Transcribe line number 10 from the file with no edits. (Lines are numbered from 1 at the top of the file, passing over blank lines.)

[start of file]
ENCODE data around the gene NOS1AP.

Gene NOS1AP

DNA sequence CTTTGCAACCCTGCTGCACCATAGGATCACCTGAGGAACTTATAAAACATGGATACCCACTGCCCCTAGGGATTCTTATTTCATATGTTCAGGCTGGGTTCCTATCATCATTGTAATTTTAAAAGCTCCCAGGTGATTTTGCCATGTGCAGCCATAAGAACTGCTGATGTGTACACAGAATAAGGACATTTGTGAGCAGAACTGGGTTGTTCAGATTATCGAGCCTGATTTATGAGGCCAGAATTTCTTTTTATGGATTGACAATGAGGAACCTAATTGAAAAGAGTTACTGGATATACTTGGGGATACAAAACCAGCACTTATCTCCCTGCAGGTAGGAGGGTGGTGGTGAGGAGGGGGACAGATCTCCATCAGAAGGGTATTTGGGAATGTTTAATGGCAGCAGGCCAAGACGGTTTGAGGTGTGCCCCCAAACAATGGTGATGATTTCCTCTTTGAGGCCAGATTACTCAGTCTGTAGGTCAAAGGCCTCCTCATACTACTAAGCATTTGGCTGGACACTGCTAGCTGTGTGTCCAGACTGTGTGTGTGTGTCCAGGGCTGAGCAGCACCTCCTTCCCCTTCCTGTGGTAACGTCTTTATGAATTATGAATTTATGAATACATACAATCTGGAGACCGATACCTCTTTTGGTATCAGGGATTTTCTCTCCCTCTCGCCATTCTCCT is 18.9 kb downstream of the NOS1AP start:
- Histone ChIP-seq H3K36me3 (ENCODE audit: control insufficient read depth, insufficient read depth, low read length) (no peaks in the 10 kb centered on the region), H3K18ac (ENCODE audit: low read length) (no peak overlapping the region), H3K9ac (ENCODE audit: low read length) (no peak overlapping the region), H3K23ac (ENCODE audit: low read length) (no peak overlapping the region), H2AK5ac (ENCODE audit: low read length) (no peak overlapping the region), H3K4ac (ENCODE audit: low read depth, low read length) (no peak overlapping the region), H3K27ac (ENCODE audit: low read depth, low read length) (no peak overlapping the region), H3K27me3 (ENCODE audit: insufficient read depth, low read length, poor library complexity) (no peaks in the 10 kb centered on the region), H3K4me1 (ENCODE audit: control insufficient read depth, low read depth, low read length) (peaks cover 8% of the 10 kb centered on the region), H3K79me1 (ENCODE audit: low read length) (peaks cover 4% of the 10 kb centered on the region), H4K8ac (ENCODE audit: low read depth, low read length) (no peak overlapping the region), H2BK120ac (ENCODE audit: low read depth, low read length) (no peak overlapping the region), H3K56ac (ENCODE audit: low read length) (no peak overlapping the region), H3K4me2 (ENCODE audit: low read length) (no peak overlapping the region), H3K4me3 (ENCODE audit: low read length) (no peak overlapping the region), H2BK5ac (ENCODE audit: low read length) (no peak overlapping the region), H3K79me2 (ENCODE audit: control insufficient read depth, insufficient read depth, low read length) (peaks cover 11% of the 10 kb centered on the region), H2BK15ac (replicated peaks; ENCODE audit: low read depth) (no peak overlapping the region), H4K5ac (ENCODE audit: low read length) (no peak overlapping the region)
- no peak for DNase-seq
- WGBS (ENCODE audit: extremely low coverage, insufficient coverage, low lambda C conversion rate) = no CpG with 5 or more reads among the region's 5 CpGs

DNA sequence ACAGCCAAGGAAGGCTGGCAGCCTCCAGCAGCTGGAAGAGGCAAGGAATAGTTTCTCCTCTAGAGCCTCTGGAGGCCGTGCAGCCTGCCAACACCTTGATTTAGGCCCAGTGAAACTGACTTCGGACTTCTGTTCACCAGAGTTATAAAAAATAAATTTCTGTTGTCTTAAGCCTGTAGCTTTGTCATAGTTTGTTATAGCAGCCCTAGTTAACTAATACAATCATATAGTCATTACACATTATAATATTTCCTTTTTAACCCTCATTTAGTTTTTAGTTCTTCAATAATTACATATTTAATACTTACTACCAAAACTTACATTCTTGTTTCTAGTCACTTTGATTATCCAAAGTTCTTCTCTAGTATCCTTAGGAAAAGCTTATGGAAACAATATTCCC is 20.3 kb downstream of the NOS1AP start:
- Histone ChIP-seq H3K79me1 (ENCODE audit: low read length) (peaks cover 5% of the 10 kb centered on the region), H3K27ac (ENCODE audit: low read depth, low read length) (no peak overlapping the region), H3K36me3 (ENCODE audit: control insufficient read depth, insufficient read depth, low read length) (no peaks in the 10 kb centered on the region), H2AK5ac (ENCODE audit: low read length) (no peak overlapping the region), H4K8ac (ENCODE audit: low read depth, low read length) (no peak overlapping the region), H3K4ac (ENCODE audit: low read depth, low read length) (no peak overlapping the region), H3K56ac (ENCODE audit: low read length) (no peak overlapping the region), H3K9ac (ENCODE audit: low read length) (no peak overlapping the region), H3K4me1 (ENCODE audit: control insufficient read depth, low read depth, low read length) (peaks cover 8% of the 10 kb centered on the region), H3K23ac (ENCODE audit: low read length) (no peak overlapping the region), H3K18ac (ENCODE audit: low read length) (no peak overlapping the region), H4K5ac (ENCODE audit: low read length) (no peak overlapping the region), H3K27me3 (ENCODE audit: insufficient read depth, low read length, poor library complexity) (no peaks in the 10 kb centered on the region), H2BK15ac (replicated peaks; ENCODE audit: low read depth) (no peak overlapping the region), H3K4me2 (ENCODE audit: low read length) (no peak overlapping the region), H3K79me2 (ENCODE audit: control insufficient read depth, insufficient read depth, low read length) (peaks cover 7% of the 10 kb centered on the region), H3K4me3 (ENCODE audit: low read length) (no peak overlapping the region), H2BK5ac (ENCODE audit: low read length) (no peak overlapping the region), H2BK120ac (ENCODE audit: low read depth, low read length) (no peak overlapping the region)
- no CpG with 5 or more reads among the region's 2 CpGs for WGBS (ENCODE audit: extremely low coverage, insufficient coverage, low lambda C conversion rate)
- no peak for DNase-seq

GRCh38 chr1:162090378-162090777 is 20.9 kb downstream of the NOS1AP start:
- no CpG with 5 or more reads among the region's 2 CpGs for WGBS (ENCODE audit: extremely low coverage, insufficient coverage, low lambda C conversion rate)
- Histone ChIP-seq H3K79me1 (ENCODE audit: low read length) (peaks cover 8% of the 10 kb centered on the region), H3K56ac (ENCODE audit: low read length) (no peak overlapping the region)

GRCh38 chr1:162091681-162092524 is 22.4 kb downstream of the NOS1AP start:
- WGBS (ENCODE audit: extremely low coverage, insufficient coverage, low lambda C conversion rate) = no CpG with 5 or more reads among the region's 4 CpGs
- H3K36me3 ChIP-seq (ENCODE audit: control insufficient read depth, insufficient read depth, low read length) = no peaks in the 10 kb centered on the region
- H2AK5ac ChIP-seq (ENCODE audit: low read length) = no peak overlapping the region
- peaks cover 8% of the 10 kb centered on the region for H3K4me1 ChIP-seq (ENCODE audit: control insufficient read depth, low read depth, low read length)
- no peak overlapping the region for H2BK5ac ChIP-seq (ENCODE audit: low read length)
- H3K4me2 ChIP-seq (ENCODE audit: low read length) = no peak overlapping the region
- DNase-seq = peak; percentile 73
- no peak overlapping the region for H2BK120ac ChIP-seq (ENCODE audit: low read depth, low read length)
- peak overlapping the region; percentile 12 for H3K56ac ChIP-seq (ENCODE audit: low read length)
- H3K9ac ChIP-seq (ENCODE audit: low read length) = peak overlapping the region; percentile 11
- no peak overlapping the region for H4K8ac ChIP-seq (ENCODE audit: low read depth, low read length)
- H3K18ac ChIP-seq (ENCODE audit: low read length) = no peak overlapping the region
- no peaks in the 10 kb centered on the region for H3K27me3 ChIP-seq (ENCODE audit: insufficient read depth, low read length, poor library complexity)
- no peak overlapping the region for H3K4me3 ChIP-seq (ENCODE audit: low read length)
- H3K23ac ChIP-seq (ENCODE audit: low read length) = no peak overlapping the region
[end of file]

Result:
- no peak for DNase-seq